College Considerations

Picking out a college can be really, really difficult. Creating a checklist, or a wishlist, can be helpful in narrowing down the prospective choices. Here, then, are a few suggestions for what you should include!

Location, Location, Location

If you grew up in the city of Rochester and love the city environment, you may not want to go to a rural school that has nothing for miles in any direction. Maybe you’ve spent your entire life in the country, and are ready to move into the suburbs! Whatever your background, you probably have some idea about what living environment you want to try out, and college is a great time for that. I picked my undergraduate college partially based on the beautiful campus and the fact that it was right on a beautiful lake, but sometimes I felt as if I were missing out on the opportunities being in a bigger city would have provided.

Size Matters

Whether you were from a class of 500 or 28, you probably had feelings about your class size. If you enjoy, or think you’d enjoy, the personal attention that comes with a small college, prepare yourself to be in classes that may have fewer than five people in them. The upside of a small school is that you get to really interact with your professors and your peers, and what opportunities there are you can easily take advantage of. The downside is that there are only so many people on your campus, and diversity may not be at a maximum. Smaller schools may also have fewer opportunities available, but if you are proactive chances are you can find someone on the campus who will help you achieve what you’re looking for. While your classes will be smaller, there will also be less variety to choose from. You’ll also be held accountable to a degree that you aren’t in larger schools. In a larger school, you get the experience of traditional college life. There are tons of activities, clubs, and classes to be experienced, and if you miss a class every once in a while you’re just another face in the crowd, so who will really know? The downside to the big school is that your professors will probably not know you, many of your tutorials and classes will be taught by TAs, and when it comes to getting a reference from a professor it can be difficult to find someone who really knew you or your work.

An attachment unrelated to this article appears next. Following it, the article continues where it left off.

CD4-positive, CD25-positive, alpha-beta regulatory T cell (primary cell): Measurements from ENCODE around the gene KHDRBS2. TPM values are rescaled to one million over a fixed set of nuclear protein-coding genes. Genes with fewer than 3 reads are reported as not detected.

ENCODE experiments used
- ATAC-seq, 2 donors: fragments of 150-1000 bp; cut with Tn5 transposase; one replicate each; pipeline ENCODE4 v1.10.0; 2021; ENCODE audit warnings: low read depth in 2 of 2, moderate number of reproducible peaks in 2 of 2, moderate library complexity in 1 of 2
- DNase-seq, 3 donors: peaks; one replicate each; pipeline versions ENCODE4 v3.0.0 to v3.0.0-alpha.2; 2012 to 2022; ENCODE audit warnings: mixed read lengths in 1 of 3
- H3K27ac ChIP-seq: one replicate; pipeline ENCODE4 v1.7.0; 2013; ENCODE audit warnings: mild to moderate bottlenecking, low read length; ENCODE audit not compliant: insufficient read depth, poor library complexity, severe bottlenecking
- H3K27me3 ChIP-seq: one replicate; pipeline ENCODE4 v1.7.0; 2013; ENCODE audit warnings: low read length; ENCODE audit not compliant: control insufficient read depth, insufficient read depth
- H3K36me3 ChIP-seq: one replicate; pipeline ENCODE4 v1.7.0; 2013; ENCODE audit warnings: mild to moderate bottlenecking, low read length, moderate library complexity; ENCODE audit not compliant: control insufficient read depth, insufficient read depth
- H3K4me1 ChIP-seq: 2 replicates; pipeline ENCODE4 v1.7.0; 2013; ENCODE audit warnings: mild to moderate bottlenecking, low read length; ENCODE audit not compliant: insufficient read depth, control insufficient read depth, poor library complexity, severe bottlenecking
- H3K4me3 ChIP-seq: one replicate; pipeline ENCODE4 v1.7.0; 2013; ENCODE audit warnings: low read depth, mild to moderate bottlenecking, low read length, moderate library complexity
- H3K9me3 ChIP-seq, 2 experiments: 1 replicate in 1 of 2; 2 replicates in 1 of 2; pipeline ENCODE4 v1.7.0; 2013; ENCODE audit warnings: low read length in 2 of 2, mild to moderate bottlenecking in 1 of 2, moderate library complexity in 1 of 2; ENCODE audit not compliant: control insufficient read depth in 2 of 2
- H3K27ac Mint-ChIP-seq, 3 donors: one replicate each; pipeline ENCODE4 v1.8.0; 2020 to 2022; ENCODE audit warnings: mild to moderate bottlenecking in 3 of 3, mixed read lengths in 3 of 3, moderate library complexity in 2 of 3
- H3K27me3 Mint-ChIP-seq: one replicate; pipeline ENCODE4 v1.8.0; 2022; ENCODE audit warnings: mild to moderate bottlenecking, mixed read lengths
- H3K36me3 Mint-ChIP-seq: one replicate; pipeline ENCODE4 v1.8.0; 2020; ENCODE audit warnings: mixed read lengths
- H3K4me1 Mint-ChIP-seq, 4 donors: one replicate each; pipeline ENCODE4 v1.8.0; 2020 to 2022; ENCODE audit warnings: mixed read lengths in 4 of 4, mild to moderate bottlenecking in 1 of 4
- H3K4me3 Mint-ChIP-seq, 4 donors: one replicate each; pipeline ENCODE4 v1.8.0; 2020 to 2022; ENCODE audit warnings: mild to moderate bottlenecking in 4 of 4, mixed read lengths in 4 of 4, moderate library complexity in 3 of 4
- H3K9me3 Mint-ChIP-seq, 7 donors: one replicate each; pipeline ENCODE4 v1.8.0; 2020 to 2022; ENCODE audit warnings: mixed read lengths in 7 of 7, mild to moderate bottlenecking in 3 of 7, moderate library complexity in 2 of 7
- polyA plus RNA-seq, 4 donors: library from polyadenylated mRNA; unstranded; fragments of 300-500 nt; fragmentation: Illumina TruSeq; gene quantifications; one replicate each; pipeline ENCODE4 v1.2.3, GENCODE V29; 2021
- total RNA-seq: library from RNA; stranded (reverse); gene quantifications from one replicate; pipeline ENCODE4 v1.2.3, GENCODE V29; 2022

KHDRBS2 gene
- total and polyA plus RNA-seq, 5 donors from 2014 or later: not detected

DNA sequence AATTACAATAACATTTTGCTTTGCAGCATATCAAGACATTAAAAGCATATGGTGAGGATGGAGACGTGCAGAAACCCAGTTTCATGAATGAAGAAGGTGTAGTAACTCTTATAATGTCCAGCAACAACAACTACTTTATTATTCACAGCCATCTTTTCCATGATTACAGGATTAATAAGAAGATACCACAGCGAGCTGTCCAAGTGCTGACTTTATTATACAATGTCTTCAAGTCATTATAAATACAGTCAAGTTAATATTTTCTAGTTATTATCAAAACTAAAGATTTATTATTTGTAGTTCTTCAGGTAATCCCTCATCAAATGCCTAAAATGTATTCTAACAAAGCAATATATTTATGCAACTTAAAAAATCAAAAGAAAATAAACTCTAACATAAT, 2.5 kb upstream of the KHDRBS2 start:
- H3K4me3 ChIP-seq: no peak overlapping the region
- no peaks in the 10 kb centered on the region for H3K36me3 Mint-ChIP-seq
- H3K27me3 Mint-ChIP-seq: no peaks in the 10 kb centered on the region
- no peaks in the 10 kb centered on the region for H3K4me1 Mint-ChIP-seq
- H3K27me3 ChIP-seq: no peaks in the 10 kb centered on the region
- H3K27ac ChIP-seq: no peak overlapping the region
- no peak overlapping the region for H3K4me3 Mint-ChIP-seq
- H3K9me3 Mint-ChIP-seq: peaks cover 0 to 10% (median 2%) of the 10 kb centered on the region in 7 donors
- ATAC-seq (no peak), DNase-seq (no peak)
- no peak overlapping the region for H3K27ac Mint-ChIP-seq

It’s All About the Program

Even if you aren’t sure right now what you’re planning to major in, it’s important to choose a school that offers programs that correspond with most of your potential interests. Being undecided isn’t a bad thing, but you’ll want to explore lots of different options in order to make your decision as educated as possible. If your interests are extremely varied and you’re really uncertain, it might be worth considering taking a year at community college to make some decisions. The nice thing about community colleges is that they offer a lot of programs in things that correspond directly with careers, such as nursing or teaching. Even if you fall in love with a school, it has to have the right programs available to make it worth the investment.


Nobody wants to talk about money, but when it comes to your college education it is extremely important. Check out what kinds of funding opportunities your choice schools offer, and be sure to address money with the admissions counselor. Maybe a private school would be just as affordable as a public school after funding, or even cheaper! You should also have an idea of how much debt you’ll be in when you finish. Believe me, you do not want to find out you’re 50,000 dollars in debt on graduation day!

Bonus Points

There may be some extracurricular activities that you’re really invested in. Whether it’s debate team or marching band, you don’t have to quite once you enter college. A great way to narrow down your top choices is to look at what they offer as far as extracurriculars. Maybe one school has a championship marching band, while another doesn’t. As long as your decision is based on more than the extracurriculars, there’s no reason they can’t play a role in your final decision!

What are some other things you think should be considered when choosing a college?


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